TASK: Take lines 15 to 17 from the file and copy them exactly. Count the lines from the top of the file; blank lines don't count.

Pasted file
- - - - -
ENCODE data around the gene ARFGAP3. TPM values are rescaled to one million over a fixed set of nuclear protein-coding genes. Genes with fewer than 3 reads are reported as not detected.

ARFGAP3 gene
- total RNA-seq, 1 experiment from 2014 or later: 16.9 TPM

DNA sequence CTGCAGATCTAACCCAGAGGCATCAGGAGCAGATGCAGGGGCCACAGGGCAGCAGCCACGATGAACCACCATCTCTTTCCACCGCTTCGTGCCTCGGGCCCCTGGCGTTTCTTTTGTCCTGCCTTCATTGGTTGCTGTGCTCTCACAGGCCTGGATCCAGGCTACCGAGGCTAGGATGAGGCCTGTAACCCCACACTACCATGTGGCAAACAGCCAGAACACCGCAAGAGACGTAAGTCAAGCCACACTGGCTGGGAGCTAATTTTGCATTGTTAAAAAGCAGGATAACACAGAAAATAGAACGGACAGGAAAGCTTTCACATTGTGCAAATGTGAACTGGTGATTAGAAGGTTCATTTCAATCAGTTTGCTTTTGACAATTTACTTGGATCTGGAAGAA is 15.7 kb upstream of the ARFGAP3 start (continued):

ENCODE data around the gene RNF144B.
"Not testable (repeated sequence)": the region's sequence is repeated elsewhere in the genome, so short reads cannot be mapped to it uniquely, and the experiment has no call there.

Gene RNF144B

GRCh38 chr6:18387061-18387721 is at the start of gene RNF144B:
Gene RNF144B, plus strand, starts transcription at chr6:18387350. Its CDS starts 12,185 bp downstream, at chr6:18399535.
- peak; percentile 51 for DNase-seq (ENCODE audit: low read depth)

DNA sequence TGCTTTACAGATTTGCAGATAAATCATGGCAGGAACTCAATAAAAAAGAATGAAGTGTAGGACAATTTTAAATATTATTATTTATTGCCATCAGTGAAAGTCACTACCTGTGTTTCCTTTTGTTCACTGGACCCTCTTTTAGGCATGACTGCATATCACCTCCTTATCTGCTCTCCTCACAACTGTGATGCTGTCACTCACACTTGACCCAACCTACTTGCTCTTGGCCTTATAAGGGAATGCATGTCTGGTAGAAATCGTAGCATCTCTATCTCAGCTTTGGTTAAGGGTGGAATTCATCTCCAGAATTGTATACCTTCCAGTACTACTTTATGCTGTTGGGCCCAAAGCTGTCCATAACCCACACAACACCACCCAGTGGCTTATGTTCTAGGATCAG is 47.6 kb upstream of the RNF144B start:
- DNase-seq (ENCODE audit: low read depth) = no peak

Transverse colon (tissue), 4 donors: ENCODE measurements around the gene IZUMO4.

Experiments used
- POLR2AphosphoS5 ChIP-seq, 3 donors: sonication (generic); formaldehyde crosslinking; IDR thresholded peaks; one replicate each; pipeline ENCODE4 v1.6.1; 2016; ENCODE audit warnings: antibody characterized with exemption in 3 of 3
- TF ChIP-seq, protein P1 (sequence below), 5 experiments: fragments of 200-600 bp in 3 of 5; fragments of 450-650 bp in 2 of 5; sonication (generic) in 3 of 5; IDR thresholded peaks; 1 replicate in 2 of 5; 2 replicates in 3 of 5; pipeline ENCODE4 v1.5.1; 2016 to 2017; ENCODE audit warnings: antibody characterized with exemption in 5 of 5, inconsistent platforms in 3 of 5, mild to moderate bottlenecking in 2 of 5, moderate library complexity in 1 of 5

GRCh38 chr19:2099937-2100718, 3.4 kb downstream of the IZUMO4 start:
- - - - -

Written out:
- POLR2AphosphoS5 ChIP-seq, 3 donors: sonication (generic); formaldehyde crosslinking; IDR thresholded peaks; one replicate each; pipeline ENCODE4 v1.6.1; 2016; ENCODE audit warnings: antibody characterized with exemption in 3 of 3
- TF ChIP-seq, protein P1 (sequence below), 5 experiments: fragments of 200-600 bp in 3 of 5; fragments of 450-650 bp in 2 of 5; sonication (generic) in 3 of 5; IDR thresholded peaks; 1 replicate in 2 of 5; 2 replicates in 3 of 5; pipeline ENCODE4 v1.5.1; 2016 to 2017; ENCODE audit warnings: antibody characterized with exemption in 5 of 5, inconsistent platforms in 3 of 5, mild to moderate bottlenecking in 2 of 5, moderate library complexity in 1 of 5

GRCh38 chr19:2099937-2100718, 3.4 kb downstream of the IZUMO4 start: